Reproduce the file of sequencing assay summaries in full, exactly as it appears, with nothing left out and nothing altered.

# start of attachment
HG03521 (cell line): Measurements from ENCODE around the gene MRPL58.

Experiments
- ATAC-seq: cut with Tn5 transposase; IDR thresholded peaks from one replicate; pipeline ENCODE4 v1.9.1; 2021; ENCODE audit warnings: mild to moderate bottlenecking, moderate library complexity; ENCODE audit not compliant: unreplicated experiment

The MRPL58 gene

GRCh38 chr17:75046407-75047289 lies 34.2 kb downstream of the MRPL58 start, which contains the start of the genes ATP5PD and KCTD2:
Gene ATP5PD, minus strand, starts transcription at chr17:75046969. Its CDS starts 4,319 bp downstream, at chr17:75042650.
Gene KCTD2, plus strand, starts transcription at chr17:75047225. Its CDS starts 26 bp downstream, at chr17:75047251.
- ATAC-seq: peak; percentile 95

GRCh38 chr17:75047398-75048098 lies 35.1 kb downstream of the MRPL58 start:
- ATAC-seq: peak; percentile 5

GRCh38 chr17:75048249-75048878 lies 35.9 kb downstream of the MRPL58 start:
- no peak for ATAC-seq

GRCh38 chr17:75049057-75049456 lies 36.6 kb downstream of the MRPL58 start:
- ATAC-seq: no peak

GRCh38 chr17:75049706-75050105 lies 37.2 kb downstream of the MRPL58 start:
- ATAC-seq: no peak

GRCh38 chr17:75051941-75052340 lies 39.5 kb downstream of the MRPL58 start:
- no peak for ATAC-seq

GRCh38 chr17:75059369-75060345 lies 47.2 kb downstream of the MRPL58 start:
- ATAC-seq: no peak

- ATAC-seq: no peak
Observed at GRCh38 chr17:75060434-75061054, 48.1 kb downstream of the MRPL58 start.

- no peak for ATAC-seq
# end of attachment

HG03521 (cell line): Measurements from ENCODE around the gene MRPL58.

Experiments
- ATAC-seq: cut with Tn5 transposase; IDR thresholded peaks from one replicate; pipeline ENCODE4 v1.9.1; 2021; ENCODE audit warnings: mild to moderate bottlenecking, moderate library complexity; ENCODE audit not compliant: unreplicated experiment

The MRPL58 gene

GRCh38 chr17:75046407-75047289 lies 34.2 kb downstream of the MRPL58 start, which contains the start of the genes ATP5PD and KCTD2:
Gene ATP5PD, minus strand, starts transcription at chr17:75046969. Its CDS starts 4,319 bp downstream, at chr17:75042650.
Gene KCTD2, plus strand, starts transcription at chr17:75047225. Its CDS starts 26 bp downstream, at chr17:75047251.
- ATAC-seq: peak; percentile 95

GRCh38 chr17:75047398-75048098 lies 35.1 kb downstream of the MRPL58 start:
- ATAC-seq: peak; percentile 5

GRCh38 chr17:75048249-75048878 lies 35.9 kb downstream of the MRPL58 start:
- no peak for ATAC-seq

GRCh38 chr17:75049057-75049456 lies 36.6 kb downstream of the MRPL58 start:
- ATAC-seq: no peak

GRCh38 chr17:75049706-75050105 lies 37.2 kb downstream of the MRPL58 start:
- ATAC-seq: no peak

GRCh38 chr17:75051941-75052340 lies 39.5 kb downstream of the MRPL58 start:
- no peak for ATAC-seq

GRCh38 chr17:75059369-75060345 lies 47.2 kb downstream of the MRPL58 start:
- ATAC-seq: no peak

- ATAC-seq: no peak
Observed at GRCh38 chr17:75060434-75061054, 48.1 kb downstream of the MRPL58 start.

- no peak for ATAC-seq